A conference organiser asked me to speak on my Tour de France work, my World Cup football work, and give a physics preview of the upcoming Olympics in Rio de Janeiro. That's a lot of material! But I embraced the challenge and condensed what I normally talk about on those research areas. I hope it was successful. One of my office mates, PhD student Zing Siang Lee, took the photo below (click on the image for a larger view).
As you can see from the slide I'm looking at, I was discussing the profile of Stage 17 of last year's Tour de France. My research students and I have taken stage profiles and converted them into series of inclined planes. When modelling reality, start simple and only add complexities as needed.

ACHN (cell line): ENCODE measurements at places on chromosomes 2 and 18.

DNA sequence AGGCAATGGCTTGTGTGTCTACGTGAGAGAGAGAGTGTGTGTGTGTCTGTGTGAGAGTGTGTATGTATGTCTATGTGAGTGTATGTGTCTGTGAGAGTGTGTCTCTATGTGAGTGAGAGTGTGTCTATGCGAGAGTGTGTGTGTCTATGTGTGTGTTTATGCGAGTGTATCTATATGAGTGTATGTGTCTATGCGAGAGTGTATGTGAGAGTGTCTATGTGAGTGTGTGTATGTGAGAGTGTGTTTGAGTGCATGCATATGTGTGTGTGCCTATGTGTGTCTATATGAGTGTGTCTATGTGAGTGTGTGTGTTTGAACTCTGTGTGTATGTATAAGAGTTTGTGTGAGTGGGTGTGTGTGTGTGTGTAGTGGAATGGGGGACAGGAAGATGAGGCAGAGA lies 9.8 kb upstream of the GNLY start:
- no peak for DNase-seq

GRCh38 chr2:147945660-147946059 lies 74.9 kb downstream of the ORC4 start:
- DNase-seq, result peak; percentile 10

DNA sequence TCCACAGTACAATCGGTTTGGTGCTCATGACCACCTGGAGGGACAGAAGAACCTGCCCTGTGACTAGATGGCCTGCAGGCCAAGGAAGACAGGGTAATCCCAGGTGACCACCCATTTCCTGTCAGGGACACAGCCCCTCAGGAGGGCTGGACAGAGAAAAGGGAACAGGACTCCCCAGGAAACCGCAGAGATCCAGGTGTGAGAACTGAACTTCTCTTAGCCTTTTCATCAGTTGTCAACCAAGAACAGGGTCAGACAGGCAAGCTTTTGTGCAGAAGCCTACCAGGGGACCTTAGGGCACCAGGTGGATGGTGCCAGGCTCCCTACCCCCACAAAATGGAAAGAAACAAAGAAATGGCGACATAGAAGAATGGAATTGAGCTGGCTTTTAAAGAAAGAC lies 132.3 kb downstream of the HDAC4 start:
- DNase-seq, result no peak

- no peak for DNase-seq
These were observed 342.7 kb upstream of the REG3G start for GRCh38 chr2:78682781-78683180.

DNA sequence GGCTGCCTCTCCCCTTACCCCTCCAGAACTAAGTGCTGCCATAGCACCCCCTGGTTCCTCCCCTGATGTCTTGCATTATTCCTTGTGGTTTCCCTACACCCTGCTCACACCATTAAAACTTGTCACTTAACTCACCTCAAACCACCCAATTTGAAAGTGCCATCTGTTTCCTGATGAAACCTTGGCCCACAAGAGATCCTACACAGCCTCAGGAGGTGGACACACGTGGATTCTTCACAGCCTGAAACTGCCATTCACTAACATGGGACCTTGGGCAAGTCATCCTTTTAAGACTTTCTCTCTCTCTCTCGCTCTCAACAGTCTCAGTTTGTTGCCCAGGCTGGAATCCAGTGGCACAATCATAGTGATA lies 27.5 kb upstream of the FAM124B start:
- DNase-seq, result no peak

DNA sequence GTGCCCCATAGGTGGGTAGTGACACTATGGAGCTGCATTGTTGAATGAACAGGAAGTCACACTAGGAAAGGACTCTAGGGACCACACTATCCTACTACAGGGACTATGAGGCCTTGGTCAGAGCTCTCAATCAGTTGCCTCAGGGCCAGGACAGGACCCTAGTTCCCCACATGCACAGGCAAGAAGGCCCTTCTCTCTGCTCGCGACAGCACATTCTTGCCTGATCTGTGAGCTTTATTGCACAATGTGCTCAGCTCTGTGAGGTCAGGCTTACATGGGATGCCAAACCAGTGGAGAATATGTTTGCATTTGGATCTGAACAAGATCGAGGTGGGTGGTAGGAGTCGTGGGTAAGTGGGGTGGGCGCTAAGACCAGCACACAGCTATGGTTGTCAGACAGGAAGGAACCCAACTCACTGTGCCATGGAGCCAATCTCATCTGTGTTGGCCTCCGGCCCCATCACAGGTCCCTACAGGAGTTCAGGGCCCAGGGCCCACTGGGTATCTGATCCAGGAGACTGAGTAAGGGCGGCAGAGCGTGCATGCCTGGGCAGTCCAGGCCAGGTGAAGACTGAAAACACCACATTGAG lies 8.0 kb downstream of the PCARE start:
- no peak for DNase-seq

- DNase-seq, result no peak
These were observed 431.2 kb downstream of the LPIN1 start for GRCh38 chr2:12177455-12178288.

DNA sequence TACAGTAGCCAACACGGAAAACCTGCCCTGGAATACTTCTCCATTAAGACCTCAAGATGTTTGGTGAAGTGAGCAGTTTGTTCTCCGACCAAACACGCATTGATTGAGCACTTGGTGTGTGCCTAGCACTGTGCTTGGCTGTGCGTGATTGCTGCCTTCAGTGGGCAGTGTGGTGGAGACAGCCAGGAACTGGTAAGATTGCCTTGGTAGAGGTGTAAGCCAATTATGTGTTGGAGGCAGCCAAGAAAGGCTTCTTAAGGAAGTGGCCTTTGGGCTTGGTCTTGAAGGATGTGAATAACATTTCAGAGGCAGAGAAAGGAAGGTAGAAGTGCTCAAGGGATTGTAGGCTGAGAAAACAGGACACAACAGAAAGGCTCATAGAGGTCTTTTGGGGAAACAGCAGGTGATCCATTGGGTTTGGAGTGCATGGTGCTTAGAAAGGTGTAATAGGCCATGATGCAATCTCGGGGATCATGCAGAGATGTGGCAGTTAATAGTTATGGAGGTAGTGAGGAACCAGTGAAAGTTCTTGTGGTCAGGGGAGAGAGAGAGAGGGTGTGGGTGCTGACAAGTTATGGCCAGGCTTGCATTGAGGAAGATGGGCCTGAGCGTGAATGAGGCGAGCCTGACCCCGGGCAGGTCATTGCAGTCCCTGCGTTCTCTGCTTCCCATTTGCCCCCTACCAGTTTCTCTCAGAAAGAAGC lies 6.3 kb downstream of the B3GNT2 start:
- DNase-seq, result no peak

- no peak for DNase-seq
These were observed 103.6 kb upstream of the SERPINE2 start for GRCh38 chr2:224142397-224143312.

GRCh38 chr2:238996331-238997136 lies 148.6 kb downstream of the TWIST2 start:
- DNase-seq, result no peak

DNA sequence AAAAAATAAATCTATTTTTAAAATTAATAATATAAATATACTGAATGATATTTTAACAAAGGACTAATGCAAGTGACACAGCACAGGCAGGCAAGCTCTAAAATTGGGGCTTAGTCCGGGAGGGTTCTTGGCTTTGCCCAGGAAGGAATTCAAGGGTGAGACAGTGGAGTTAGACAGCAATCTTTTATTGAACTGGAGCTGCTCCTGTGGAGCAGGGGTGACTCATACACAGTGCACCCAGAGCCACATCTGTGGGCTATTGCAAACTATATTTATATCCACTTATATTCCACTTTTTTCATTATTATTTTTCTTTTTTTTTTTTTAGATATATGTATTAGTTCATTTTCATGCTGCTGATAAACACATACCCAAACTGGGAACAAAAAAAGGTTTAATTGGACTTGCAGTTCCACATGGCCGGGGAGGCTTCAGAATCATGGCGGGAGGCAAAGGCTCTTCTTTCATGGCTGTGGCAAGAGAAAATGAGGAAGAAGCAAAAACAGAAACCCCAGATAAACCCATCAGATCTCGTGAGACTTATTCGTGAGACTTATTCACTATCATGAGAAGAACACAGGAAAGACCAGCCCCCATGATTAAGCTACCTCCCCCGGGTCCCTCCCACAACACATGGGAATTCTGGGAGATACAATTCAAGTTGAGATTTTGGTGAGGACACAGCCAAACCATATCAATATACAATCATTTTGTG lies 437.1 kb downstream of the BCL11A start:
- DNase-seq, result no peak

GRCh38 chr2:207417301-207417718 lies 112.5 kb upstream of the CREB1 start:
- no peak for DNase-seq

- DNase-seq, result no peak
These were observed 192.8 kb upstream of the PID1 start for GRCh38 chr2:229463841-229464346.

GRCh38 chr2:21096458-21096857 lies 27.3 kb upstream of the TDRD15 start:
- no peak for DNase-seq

I thoroughly enjoyed giving the keynote address. Even more fun for me was watching the other presentations, seeing the various posters set up for the poster session, and meeting and talking to so many people excited about research. There is nothing quite like being in a room with people who have learned something new and are dying to share the news. I was the sponge in the room, going from person to person and absorbing as much as I could. When I got into academia many years ago, I knew that I could not be an effective teacher if I wasn't passionate about research. After yesterday's symposium, I'm full of new ideas for what I'll be teaching at Lynchburg College during the upcoming academic year.
After all the talks were completed and the poster session had finished, awards were given out. I was thrilled when another of my office mates, postdoc Raman Maiti, won the engineering researcher of the year award. He certainly deserved it!